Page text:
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Jane Seymour, 68, says ‘not e'ery designer will dress someone me age’

Even gorgeous former Bond girls sometimes struggle wi’ findin’ t’right outfit.
Jane Seymour, 68, skyrocketed t’superstardom followin’ her performance as Solitaire in 1973’s “Live an’ Let Die” (1973), but while she used t’regularly step out in designer dresses from yonder likes o’Versace, Escada an’ Nolan Miller, she told Ye Guardian that borrowin’ red carpet looks has gotten tougher over time.
“I was ne’er paid by a designer t’wear anythin’, although nowadays not e’ery designer will dress someone me age,” Seymour told yonder publication, addin’ that ‘un o’her solutions be t’simply dip aft into her own wardrobe. “I don’t care whether re-wearin’ clothes be acceptable or not — if I’m feelin’ yonder dress an’ ye occasion, an’ if it fits, then I’ll wear it again.”

Jane Seymour in Escada in 1991Ron Galella Collection wit’ Getty

She could also design somethin’ from scratch, a trick she often used growin’ up. “When I was younger I didn’t have any money so I’d buy good fabric from Liberty — t’offcuts that nobody wanted — or I’d go t’vintage stores, brin’-an’-buy sales or church sales, an’ turn them into outfits fer myself,” Seymour said.
Elsewhere in thar inter’iew, thar “East o’Eden” star re’ealed that Gianni Versace used t’lend her gowns he made fer Donatella, as t’wo wore ye same size, an’ looked aft at her most risqué an’ re’ealin’ red carpet look o’all time: thar beaded Versace catsuit she wore t’ye 1991 Emmys.
“Ye thought ye could see through [it], but really ye couldn’t. Although, if ye looked carefully, maybe ye could!” she recalled. “Me boyfriend at ye time, who was a famous rock’n’roller, had jus’ broken up wi’ me. We went t’an e’ent t’gether an’ I thought: ‘Dammit, I’m goin’ t’wear it’ — an’ it worked. E’eryone was tryin’ t’give me their phone number an’ I was like: ‘OK, bye-bye!’ But I have t’admit that, lookin’ aft, I can’t belie’e I wore it.”

Jane Seymour in Versace at ye 1991 EmmysRon Galella Collection wit’ Getty

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These YouTube Channels Will Keep Kids So Entertained, They Won’t Realize They’re Learnin'

Findin’ YouTube videos fer kids t’watch that be fun, educational, an’ don’t dri’e ye crazy can be a challenge. An’ it’s ‘un I know well — me kids love YouTube, so “Baby Shark” be always in rotation at me house, along wi’ thar rest o’me kids’ playlist, which should be titled “Songs Me Mom Ne’er Wants t’Hear Again.”
While I know ye old standbys aren’t goin’ anywhere, it’s nice t’have some alternati’es fer yonder days when I will lose it if I have t’listen t’yonder kid from “Johny Johny Yarr Papa” lie t’his dad about eatin’ sugar ‘un more time. YouTube be ye internet’s most popular video sharin’ platform, an’ because kids be more tech-sa’vy than ever, thar’s a good chance they be accessin’ t’site on a regular basis. In fact, young people be watchin’ less an’ less cable TV an’ instead turnin’ t’platforms like YouTube. But YouTube has a channel fer jus’ about e’erythin’, so it can be tough t’narrow down videos that be kid-friendly, educational, an’ entertainin’. Luckily, we’re here t’help. This list o’YouTube channels co’ers e’erythin’ from nursery rhymes t’STEM learnin’ an’ will make sure yer kiddo’s screen time counts.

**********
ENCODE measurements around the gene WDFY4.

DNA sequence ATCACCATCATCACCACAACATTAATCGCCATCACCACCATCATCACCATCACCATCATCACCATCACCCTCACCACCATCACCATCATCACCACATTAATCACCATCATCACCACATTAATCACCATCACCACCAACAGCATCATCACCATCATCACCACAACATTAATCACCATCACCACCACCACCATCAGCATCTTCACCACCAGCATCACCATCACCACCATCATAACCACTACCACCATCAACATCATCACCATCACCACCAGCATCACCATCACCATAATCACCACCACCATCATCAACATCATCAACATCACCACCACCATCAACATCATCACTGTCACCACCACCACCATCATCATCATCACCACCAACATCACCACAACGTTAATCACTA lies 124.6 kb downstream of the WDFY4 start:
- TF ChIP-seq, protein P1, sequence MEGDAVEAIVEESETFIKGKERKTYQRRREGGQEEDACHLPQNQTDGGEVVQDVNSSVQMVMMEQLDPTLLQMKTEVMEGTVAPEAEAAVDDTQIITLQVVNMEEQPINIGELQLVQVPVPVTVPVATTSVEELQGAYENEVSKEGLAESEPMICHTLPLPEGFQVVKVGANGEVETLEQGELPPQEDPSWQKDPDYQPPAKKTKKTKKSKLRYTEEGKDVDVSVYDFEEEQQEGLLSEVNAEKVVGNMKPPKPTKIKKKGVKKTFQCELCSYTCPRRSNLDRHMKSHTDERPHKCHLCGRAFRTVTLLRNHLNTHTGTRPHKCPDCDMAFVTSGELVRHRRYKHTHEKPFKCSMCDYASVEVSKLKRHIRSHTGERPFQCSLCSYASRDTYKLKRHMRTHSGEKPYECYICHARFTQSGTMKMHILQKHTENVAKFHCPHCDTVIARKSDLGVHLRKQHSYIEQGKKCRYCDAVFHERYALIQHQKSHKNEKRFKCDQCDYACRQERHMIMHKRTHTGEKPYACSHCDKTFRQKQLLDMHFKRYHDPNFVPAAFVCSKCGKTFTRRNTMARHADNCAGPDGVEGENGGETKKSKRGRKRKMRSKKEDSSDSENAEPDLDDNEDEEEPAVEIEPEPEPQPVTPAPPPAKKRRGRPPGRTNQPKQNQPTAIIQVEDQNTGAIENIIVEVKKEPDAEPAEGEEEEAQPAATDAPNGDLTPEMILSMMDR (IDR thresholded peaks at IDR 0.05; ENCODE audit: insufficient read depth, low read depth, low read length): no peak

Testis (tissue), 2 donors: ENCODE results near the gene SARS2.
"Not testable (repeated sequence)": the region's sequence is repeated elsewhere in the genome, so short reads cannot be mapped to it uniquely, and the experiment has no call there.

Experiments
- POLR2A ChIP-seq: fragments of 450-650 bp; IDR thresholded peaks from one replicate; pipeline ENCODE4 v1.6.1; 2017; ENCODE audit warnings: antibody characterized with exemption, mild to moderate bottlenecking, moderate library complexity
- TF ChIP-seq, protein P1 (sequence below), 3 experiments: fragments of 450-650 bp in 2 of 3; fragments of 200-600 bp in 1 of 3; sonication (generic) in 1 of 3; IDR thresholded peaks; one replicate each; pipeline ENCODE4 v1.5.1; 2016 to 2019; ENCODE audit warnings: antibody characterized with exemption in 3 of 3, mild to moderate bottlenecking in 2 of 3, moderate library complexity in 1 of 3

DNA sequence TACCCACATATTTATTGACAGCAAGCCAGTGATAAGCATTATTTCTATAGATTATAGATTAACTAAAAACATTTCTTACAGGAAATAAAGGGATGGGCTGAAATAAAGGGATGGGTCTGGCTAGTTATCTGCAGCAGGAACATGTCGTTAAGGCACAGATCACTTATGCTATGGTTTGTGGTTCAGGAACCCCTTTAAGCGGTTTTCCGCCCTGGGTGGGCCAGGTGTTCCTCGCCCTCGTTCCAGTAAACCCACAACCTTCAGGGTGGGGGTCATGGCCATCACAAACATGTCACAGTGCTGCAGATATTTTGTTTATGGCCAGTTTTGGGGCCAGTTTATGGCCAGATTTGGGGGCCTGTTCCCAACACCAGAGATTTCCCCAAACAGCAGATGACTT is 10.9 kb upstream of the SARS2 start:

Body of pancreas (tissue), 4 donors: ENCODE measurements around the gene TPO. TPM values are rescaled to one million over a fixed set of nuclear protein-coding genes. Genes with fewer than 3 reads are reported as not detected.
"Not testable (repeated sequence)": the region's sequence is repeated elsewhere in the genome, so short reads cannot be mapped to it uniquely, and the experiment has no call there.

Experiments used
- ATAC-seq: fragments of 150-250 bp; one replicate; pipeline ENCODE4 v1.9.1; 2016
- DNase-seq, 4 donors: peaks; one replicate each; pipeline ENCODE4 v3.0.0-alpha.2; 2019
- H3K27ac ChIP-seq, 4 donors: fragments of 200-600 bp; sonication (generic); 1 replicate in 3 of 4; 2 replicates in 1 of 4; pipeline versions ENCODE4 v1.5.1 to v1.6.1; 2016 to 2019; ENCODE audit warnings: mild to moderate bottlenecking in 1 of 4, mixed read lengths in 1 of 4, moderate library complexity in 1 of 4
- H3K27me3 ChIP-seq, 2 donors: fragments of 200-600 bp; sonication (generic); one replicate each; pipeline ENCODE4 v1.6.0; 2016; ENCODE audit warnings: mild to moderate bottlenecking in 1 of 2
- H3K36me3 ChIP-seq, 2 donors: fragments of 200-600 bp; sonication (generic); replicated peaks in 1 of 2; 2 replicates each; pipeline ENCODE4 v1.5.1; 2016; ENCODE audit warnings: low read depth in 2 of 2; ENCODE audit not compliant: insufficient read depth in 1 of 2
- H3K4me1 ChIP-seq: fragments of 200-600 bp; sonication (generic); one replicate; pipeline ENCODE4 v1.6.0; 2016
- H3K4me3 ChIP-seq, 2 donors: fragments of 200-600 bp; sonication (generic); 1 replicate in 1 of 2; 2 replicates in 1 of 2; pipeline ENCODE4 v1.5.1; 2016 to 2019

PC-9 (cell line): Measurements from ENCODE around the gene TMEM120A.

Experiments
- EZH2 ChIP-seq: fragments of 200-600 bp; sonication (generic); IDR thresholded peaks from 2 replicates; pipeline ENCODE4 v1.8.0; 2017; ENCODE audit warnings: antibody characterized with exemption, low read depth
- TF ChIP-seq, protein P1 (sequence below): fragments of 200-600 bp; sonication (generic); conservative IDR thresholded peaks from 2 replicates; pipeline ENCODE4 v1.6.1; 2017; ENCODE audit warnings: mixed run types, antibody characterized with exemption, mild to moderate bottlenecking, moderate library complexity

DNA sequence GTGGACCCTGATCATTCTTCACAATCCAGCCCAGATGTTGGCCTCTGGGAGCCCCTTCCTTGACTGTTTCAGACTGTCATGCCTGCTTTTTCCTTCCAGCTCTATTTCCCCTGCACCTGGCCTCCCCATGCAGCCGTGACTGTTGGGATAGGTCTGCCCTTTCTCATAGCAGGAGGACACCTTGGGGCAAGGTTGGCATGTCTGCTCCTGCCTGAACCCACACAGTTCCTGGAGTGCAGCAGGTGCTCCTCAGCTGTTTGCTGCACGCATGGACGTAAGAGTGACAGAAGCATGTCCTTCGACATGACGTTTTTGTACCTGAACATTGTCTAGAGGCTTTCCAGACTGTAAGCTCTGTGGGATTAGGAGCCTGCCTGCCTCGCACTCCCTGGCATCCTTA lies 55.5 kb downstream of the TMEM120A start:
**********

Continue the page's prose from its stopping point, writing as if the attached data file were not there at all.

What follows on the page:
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James Dean t'Make Grand Screen Return in New Vietnam War Mo'ie Decades After Death


Anton Ernst an’ Tati Golykh, yonder directors o’‘Findin’ Jack’, have acquired thar rights t’use yonder late ‘Rebel Without a Cause’ star’s image fer thar film project from his family.

Nov 7, 2019

– Late Hollywood icon James Dean be returnin’ from beyond yonder gra’e t’star in a new Vietnam War mo’ie.
Yonder “Rebel Without a Cause” star’s risin’ career was cut short in 1955, when he was killed in a car accident, aged 24, but modern technology has enabled producers at Magic City Films t’brin’ Dean aft t’life wi’ yonder help o’computer-generated imagery (CGI) fer “Findin’ Jack”.

Dean’s family has granted directors Anton Ernst an’ Tati Golykh t’rights t’use his image fer yonder action-drama, which will be based on Gareth Crocker’s no’el about t’real-life abandonment o’thousands o’military canine units at t’end o’ye Vietnam War, accordin’ t’T’ Hollywood Reporter.
“We feel very honored that his family supports us an’ will take e’ery precaution t’ensure that his legacy as ‘un o’t’ most epic film stars t’date be kept firmly intact,” reads a statement from Ernst.
“Yonder family views this as his fourth mo’ie, a mo’ie he ne’er got t’make. We do not intend t’let his fans down.”